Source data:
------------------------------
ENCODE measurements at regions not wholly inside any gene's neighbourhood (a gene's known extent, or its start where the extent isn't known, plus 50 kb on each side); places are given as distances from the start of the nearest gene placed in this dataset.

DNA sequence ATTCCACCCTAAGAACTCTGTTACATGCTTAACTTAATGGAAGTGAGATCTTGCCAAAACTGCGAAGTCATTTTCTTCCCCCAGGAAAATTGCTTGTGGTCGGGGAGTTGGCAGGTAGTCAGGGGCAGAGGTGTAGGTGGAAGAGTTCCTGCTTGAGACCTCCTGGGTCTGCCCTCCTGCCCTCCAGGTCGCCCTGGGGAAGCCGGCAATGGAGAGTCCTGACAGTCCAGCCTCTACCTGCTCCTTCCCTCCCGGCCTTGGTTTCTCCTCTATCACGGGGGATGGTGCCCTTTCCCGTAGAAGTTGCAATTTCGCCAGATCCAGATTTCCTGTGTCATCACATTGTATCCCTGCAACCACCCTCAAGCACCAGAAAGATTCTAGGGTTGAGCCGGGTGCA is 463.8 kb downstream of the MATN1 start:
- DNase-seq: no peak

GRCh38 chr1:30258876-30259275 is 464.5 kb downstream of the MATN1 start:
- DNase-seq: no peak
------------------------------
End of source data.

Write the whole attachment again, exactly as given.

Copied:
ENCODE measurements at regions not wholly inside any gene's neighbourhood (a gene's known extent, or its start where the extent isn't known, plus 50 kb on each side); places are given as distances from the start of the nearest gene placed in this dataset.

DNA sequence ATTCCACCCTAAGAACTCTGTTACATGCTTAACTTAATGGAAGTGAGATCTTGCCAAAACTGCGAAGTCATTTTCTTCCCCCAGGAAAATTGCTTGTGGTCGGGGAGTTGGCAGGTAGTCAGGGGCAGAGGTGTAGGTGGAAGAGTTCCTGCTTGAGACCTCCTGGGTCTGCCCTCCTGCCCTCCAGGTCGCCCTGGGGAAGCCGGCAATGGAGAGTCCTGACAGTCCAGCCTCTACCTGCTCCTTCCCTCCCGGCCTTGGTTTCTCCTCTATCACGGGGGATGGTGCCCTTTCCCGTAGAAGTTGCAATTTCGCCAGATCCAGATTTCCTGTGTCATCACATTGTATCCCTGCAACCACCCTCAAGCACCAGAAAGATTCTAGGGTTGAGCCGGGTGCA is 463.8 kb downstream of the MATN1 start:
- DNase-seq: no peak

GRCh38 chr1:30258876-30259275 is 464.5 kb downstream of the MATN1 start:
- DNase-seq: no peak